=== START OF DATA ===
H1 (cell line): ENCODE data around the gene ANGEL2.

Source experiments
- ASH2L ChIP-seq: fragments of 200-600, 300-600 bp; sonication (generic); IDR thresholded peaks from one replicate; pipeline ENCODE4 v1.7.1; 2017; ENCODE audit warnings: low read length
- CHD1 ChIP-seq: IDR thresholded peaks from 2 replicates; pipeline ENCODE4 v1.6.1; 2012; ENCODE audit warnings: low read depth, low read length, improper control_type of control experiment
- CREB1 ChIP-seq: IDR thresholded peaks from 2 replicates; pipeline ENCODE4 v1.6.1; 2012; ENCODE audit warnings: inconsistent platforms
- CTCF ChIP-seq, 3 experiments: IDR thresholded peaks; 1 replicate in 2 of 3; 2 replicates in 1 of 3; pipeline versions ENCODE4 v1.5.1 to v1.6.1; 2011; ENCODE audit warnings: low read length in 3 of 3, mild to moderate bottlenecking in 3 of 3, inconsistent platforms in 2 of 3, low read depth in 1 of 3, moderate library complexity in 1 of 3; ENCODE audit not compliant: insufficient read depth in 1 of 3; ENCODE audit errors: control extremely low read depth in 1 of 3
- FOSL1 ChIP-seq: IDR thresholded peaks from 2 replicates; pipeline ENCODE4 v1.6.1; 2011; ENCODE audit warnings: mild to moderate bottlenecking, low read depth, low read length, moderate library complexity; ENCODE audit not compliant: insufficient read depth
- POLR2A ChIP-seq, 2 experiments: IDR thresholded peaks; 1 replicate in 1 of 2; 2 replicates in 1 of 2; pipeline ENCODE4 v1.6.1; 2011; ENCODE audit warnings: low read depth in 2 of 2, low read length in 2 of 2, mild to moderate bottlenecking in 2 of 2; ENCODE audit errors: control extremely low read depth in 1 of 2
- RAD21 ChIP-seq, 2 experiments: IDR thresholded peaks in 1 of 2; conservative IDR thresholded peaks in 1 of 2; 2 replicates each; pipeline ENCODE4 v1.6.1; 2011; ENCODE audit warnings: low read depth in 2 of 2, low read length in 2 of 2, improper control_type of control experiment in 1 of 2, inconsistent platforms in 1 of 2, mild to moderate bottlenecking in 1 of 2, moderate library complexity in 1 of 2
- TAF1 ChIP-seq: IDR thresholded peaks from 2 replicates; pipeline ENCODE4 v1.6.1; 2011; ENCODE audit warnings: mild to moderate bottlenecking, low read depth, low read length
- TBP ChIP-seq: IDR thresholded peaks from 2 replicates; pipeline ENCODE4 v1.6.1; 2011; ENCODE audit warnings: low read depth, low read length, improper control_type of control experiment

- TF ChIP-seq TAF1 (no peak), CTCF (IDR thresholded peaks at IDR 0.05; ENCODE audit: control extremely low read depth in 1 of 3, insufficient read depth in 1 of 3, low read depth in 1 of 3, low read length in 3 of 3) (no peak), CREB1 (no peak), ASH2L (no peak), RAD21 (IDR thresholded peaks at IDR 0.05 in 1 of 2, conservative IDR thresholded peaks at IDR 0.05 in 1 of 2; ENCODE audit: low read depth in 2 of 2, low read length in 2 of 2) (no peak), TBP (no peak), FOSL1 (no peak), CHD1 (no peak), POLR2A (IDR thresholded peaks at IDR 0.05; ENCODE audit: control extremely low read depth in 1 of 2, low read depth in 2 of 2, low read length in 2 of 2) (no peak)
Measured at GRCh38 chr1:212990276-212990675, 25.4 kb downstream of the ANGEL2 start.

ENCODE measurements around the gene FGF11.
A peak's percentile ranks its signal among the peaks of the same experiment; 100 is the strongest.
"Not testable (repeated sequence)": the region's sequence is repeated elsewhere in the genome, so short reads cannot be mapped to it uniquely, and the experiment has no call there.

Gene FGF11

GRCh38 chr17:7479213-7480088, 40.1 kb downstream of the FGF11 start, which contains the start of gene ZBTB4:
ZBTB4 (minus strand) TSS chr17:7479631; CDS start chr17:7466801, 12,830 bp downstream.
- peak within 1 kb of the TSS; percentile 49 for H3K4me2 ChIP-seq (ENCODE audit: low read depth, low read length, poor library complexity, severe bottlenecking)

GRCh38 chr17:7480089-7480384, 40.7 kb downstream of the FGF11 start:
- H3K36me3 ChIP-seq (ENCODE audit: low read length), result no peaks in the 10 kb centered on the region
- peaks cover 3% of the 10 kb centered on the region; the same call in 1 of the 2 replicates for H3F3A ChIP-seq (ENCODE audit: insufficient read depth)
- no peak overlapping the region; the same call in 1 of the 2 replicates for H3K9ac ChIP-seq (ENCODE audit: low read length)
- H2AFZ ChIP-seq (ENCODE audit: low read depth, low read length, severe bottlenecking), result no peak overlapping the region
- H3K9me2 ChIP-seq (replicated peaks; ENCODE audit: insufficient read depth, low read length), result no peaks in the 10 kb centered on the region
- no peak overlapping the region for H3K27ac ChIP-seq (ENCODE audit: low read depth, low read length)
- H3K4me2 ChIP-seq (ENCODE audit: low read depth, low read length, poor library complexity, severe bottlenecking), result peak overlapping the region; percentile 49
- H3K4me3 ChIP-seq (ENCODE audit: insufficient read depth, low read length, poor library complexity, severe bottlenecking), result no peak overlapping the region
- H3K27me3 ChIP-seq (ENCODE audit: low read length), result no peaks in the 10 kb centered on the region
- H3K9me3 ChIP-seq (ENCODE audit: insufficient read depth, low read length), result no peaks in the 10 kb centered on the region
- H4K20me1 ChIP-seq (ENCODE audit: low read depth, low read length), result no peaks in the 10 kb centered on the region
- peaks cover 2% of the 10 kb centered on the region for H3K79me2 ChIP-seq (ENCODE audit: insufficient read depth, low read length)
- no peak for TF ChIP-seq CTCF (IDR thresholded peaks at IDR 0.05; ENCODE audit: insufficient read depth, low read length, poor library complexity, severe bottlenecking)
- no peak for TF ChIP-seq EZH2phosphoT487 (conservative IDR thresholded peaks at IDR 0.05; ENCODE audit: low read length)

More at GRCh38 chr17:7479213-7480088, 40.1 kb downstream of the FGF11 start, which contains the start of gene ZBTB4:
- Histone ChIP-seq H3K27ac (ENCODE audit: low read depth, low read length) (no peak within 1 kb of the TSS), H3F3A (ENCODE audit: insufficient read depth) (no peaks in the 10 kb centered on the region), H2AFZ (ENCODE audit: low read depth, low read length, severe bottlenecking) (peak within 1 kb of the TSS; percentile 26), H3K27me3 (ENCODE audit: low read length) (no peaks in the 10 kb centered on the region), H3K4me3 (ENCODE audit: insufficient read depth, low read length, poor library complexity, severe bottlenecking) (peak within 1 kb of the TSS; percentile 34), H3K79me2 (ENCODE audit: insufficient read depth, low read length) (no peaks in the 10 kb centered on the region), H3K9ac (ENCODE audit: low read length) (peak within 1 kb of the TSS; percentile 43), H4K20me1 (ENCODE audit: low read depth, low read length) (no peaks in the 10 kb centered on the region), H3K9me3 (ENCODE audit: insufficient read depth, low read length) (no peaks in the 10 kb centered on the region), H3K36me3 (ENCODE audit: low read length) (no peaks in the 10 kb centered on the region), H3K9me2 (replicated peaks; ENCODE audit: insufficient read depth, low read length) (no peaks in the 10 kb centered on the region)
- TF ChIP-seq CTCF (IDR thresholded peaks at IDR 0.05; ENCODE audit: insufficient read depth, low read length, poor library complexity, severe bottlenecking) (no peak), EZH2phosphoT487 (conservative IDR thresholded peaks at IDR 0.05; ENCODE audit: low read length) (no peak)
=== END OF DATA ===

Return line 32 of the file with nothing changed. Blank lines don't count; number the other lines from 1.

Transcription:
- H4K20me1 ChIP-seq (ENCODE audit: low read depth, low read length), result no peaks in the 10 kb centered on the region